The last time Masahiro Tanaka was in Japan, he went 24-0 during the regular season and led the Tohoku Rakuten Golden Eagles to the 2013 Pacific League pennant and Japan Series title before heading off to join the New York Yankees.
While Tanaka was away, the Fukuoka SoftBank Hawks became a fully formed dynasty. The Hawks won six of next seven Japan Series while Tanaka was away and claimed the PL pennant four times.
Now that Tanaka is back, the Hawks are ready to show him how much things have changed.
“Ma-kun,” the Eagles, and the rest of the league, however, will try to prevent the Hawks from adding to their trophy case in 2021.
The following is the second of a two-part NPB preview ending with the 2021 Pacific League.
In order of predicted finish:
Fukuoka SoftBank Hawks
2020 record: 73-42-5 (1st)
You can still write the Hawks in as the favorites — but in pencil.
Most of the usual suspects are back in the lineup, including reigning MVP Yuki Yanagita, who slashed .342/.449/.623 and hit 29 homers. Ryoya Kurihara will be trying to build off last year’s 17-homer campaign while improving his batting average, and it will be interesting to see what Ukyo Shuto has in store as an encore after stealing 50 bases in 103 games.
Shuta Ishikawa will get the ball on opening day and get an early start on trying to prove last season — when he was 11-3 with a 2.42 ERA and 103 strikeouts in 111⅔ innings — was no fluke.
Kodai Senga is one of best pitchers in the world when he’s healthy and Nao Higashihama is another quality performer when available. Rei Takahashi and Shota Takeda are getting the chance to start again and veteran Tsuyoshi Wada is still hanging on after going 8-1 with a 2.94 ERA in 85 ⅔ innings as a 39-year-old in 2020.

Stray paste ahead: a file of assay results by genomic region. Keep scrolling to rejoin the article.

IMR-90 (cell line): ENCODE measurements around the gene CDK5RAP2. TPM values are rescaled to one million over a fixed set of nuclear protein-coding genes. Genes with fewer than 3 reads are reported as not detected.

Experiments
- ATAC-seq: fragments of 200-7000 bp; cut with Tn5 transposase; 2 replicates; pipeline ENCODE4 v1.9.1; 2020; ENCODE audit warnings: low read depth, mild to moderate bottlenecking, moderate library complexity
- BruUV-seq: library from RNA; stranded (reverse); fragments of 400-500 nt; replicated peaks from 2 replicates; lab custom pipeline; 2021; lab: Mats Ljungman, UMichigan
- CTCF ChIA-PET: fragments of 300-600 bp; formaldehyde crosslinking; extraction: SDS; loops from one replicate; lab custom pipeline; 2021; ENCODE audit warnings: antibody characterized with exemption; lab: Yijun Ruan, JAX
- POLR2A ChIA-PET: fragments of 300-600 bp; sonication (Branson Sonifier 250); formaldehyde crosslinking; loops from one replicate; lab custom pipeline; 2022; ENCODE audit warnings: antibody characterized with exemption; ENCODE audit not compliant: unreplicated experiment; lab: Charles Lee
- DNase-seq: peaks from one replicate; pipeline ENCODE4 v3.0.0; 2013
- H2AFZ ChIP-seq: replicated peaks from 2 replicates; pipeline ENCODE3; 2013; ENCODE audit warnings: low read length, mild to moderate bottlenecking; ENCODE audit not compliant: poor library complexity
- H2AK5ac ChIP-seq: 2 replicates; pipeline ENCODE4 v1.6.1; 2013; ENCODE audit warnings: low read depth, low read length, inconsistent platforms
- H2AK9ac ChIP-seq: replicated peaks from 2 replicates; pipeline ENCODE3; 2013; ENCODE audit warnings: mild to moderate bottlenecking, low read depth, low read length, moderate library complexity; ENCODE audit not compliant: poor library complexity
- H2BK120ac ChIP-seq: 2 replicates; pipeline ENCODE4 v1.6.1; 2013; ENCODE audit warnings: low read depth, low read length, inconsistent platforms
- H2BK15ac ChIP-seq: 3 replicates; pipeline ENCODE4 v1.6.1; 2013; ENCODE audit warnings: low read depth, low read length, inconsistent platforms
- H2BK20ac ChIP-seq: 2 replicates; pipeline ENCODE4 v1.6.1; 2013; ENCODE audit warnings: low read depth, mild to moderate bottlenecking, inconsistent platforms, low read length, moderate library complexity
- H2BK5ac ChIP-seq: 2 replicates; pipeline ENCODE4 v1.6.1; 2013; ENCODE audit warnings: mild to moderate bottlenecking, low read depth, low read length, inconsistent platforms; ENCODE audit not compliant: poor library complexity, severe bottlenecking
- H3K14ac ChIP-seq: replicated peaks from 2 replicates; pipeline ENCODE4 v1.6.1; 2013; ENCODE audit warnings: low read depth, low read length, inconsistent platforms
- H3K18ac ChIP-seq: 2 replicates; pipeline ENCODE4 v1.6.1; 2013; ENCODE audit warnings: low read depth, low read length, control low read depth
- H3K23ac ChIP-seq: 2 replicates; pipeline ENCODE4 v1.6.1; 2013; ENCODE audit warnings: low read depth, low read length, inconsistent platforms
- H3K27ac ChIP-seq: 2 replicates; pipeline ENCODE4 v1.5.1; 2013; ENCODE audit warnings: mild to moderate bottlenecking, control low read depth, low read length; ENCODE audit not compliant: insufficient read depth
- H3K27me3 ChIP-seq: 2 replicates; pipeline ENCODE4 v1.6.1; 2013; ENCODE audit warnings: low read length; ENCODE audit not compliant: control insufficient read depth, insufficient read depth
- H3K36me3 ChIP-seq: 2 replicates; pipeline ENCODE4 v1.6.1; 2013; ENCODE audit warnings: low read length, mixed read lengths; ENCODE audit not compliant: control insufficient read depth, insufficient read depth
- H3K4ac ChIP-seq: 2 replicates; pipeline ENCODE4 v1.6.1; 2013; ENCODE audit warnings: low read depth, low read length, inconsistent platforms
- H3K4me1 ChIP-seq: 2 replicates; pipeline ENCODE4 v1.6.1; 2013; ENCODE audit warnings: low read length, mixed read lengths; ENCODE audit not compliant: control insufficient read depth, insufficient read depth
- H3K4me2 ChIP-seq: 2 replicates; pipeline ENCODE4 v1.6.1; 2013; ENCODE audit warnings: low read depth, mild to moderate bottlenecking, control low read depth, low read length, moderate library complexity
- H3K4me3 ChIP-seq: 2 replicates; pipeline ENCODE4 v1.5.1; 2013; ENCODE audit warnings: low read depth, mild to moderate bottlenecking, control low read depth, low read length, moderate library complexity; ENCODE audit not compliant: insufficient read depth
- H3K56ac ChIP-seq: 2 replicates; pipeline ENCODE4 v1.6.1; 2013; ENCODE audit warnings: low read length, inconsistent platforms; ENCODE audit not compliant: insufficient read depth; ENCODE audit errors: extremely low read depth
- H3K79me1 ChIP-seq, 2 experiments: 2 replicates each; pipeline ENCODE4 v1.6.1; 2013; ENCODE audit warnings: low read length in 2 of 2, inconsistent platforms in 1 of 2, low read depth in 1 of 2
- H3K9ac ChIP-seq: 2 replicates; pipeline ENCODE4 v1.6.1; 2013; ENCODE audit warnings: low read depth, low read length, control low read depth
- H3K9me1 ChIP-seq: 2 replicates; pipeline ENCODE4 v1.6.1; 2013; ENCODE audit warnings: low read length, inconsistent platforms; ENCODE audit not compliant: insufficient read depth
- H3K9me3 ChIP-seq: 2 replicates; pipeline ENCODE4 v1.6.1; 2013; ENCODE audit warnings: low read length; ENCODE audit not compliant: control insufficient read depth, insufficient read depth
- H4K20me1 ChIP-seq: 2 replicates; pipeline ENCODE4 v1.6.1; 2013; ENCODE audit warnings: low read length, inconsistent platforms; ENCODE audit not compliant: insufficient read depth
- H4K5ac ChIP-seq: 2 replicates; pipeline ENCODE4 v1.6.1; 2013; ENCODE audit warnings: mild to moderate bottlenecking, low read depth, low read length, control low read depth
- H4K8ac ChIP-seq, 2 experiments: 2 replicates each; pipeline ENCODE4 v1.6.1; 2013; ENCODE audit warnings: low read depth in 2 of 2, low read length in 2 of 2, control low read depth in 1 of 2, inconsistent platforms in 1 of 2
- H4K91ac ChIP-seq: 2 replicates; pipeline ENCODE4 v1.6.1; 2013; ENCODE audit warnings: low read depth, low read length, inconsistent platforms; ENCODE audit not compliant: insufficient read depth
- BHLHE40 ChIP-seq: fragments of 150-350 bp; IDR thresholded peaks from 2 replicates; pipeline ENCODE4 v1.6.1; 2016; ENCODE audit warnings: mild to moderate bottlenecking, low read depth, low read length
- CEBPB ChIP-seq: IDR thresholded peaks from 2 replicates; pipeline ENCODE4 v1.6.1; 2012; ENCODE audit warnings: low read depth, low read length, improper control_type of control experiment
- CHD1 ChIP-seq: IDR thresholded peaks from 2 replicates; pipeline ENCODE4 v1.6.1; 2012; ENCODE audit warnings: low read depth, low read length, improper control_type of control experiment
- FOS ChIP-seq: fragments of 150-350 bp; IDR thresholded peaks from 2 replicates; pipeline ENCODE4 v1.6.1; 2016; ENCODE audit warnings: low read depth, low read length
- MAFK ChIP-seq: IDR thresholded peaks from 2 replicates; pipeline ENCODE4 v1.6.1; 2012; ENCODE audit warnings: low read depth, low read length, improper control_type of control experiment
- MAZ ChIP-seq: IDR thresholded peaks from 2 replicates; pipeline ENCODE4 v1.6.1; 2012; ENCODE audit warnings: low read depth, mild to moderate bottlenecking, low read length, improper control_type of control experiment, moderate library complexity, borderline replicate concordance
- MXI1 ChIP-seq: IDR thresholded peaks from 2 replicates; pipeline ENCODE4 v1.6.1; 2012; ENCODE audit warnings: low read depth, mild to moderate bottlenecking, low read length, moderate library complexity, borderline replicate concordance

Among the team’s major concerns are health — though the Hawks have impressive depth — and the improvement of the rest of the league.
Tohoku Rakuten Golden Eagles
2020 record: 55-57-8 (4th)
Masahiro Tanaka’s return after seven years with the New York Yankees made the Eagles the talk of the NPB offseason.
It also gives Rakuten a potential rotation of Tanaka (78-46 with a 3.74 ERA and 1.13 WHIP across 1,054 ⅓ MLB innings), Hideaki Wakui, Takahiro Norimoto and Takayuki Kishi. If — and it’s a big if — they all stay healthy, that foursome is hard to top. If rookie Takahisa Hayakawa is as good as the club thinks he is, the rotation borders on unfair.
Rakuten should also be stronger in the bullpen with Yuki Matsui heading back there to close and Alan Busenitz already a more than capable late-inning compliment.
The club has a perennial MVP candidate in infielder Hideto Asamura, who has hit at least 32 homers in three straight years, and good hitters around him. In the offseason, Rakuten also added former Red Sox farmhand Rusney Castillo and Brandon Dixon to the mix, hoping to offset the losses of Stefen Romero and Jabari Blash.
Chiba Lotte Marines
2020 record: 60-57-3 (2nd)
The power was out at Zozo Marine Stadium last season, but the Marines managed to small ball their way to a second-place finish.
Leonys Martin hit 25 homers and Seiya Inoue had 15. Aside from them, however, the cupboard was essentially bare. Brandon Laird hit 32 in 2019 and will look to put in a full season after missing most of 2020 with injuries.
Kyota Fujiwara isn’t going to be a pure power hitter, but the third-year player may be good enough to help kick-start an offense that needs a spark.